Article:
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Let $\mathbb{Q}(\sqrt{3}, \sqrt{5}, \sqrt{11})$ be the smallest field that contains all rational numbers, $\sqrt{3}, \sqrt{5}$ and $\sqrt{11}$. Consider this field to be a vector space over $\mathbb{Q}$. Find the dimension of this vector space.

My attempt is to demonstrate $\mathbb{Q}(\sqrt{3}, \sqrt{5}, \sqrt{11})$ as $\mathbb{Q}(\sqrt{3}, \sqrt{5})(\sqrt{11})$ and then apply the formula $[A:B][B:C] = [A:C]$ for fields $A$, $B$ and $C$ sastifying $C \le B \le A$ (the notation $[A;B]$ means the dimension of $A$ over $B$)

I got this

$$[\mathbb{Q}(\sqrt{3}, \sqrt{5})(\sqrt{11}) : \mathbb{Q}] = [\mathbb{Q}(\sqrt{3} + \sqrt{5})(\sqrt{11}) : \mathbb{Q}] \\= [\mathbb{Q}(\sqrt{3} + \sqrt{5})(\sqrt{11}) : \mathbb{Q}(\sqrt{3} + \sqrt{5})].[\mathbb{Q}(\sqrt{3} + \sqrt{5}): \mathbb{Q}] $$ The latter of the product appears to be $4$, as $\sqrt{3} + \sqrt{5}$ has a minimal polynomial of degree $4$ on $\mathbb{Q}[x]$. The other, however, I'm not sure how to determine its value.

Currently I'm stuck and have to way to proceed.

Please give me a hint. Thank you.

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marked as duplicate by Jyrki Lahtonen, Leucippus, Community Oct 3 '18 at 4:55

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    $\begingroup$ No way of rationally put $\sqrt{11}$ with the two other generators. You do have the most probable $8$ as answer. Do just as you have did at your beginning. $\endgroup$ – Piquito Oct 2 '18 at 16:52
  • $\begingroup$ Sir, you meant that I should split into 3, instead of 2? Or should I prove that $Q(\sqrt{3},\sqrt{5},\sqrt{11}) = Q(\sqrt{3} + \sqrt{5} + \sqrt{11})$? $\endgroup$ – ElementX Oct 2 '18 at 17:07
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    $\begingroup$ Exactly ("Primitive element" theorem for french people). You can do also $ Q(a\sqrt{3} + b\sqrt{5} +c \sqrt{11})$ with $a,b,c$ non-zero rationals. $\endgroup$ – Piquito Oct 2 '18 at 17:19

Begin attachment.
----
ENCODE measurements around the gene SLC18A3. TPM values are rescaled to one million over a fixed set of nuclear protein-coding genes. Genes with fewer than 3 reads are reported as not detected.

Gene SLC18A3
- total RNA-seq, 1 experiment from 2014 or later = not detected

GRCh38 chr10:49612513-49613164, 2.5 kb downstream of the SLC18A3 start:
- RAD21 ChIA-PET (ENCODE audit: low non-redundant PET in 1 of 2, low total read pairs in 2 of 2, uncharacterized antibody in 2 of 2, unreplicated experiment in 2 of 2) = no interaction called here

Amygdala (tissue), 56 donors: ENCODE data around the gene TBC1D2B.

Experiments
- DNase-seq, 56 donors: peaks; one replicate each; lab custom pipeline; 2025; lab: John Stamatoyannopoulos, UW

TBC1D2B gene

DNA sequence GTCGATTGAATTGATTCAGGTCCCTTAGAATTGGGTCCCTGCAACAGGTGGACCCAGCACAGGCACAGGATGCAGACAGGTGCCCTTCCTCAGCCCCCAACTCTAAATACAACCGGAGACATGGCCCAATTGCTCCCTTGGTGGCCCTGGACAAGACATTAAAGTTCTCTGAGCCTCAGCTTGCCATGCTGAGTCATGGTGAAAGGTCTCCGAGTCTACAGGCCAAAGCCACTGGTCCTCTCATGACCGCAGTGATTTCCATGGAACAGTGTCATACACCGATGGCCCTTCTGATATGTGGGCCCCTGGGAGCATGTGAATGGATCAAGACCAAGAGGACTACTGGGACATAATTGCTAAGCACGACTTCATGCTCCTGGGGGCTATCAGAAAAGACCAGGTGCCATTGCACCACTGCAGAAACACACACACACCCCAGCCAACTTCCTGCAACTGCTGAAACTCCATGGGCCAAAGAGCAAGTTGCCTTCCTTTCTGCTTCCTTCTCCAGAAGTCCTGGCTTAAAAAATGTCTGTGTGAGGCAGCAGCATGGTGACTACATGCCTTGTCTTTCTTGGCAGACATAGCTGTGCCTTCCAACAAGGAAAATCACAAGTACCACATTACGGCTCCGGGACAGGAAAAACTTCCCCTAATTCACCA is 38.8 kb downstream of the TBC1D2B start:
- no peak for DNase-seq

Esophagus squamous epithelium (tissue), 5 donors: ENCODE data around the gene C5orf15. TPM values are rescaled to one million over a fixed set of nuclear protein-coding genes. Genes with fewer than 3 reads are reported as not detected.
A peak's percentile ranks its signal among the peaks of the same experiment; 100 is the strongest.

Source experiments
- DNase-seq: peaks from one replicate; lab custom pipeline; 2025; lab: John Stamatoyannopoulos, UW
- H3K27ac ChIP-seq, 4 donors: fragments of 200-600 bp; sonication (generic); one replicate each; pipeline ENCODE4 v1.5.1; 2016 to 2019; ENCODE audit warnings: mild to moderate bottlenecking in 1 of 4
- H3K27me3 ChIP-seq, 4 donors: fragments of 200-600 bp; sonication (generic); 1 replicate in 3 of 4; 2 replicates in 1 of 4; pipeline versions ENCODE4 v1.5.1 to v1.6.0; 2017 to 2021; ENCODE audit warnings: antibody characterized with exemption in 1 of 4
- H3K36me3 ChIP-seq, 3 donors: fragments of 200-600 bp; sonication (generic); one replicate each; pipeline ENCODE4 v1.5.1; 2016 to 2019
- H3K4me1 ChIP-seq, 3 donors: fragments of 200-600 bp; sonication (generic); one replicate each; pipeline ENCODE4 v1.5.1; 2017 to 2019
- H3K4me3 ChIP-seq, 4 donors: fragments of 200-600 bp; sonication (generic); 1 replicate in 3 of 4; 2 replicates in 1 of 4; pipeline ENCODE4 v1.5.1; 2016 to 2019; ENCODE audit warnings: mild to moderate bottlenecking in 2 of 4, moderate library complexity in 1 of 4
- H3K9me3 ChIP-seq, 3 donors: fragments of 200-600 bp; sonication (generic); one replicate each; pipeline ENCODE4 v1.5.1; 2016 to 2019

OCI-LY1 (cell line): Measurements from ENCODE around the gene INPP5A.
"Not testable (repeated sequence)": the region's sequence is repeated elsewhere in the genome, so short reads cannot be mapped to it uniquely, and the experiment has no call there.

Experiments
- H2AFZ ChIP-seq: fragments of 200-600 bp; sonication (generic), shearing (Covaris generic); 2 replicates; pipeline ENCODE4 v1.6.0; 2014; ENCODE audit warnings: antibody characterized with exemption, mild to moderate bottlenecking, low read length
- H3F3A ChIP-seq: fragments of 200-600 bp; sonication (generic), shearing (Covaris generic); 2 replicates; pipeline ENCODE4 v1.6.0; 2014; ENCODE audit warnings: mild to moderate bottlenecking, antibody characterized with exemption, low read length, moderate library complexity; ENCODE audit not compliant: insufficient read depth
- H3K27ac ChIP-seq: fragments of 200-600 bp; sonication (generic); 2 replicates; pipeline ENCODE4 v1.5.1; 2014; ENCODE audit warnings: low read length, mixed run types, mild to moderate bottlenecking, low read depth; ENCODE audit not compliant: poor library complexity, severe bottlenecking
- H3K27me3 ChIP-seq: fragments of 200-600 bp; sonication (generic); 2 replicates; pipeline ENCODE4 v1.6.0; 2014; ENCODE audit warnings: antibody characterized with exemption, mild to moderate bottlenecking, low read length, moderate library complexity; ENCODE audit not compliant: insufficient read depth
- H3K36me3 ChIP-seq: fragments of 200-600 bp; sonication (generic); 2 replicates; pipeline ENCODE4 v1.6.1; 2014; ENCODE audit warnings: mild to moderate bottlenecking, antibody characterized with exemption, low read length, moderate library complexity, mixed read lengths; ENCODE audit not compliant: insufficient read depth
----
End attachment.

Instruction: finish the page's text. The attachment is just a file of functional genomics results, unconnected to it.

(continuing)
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    $\begingroup$ This is a special case of this question. The primitive element is discussed here. $\endgroup$ – Jyrki Lahtonen Oct 2 '18 at 20:55
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If you know a little bit of Galois theory, and if you proved already that $[\Bbb Q(\sqrt{3},\sqrt{5}):\Bbb Q]=4$ (which can be done in a similar way):

The automorphisms of $K:=\Bbb Q(\sqrt{3},\sqrt{5})$ are given by $\sqrt{3}\mapsto\pm\sqrt{3}$, $\sqrt{5}\mapsto\pm\sqrt{5}$ - the signs are independent, the group of automorphisms has order $4$. Now if $\sqrt{11}\in K$, it must be mapped by every such automorphism to $\pm\sqrt{11}$. However, the only elements $a+b\sqrt{3}+c\sqrt{5}+d\sqrt{3}\sqrt{5}\in K$ ($a,b,c,d\in\Bbb Q$) that are mapped to $\pm$ themselves are those where at most one of $a,b,c,d$ is non-zero. But $\sqrt{11}$ is certainly not of that form ( just take the square and look at the powers of $11$ in the factorization to primes).

So $\sqrt{11}\notin K$, and thus $[K(\sqrt{11}):K]=2$, and so $[K(\sqrt{11}):\Bbb Q]=8$.

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  • $\begingroup$ Thank you, sir, for giving a solution. However, I am a beginner at field theory. My only allowed knowledge to solve this problem is the basics of expanding fields. Is there any way not to use Galois theory to prove what I desire? Thank you $\endgroup$ – ElementX Oct 2 '18 at 17:16
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    $\begingroup$ @ElementX: You can always try to prove that $11\notin K$ by trying $\sqrt{11}=a+b\sqrt{3}+c\sqrt{5}+d\sqrt{3}\sqrt{5}$ ($a,b,c,d\in\Bbb Q$), taking the square, and seein that it's impossible - it works, just it requires a bit of calculation $\endgroup$ – user8268 Oct 2 '18 at 17:20
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You should expect that if you adjoin the square roots of $n$ essentially different integers to $\Bbb Q$, the field extension degree (i.e. the dimension you speak of) will be $2^n$. For the “essentially different” condition, it should enough that the various numbers $n$ are relatively prime in pairs.

But in your case, you should see whether $1,\sqrt3,\sqrt5,\sqrt{11},\sqrt{15},\sqrt{33},\sqrt{55},$ and $\sqrt{165}$ do the trick.

For a look into your future, there’s a side-branch of Galois Theory that describes all quadratic extensions of a field of characteristic $\ne2$, called Kummer Theory. By using that one can say that since $\{3,5,11\}$ generate a multiplicative subgroup of $\Bbb Q$ that’s free of rank three, the adjunction of their square roots gives an extension of $\Bbb Q$ of degree $8=2^3$.

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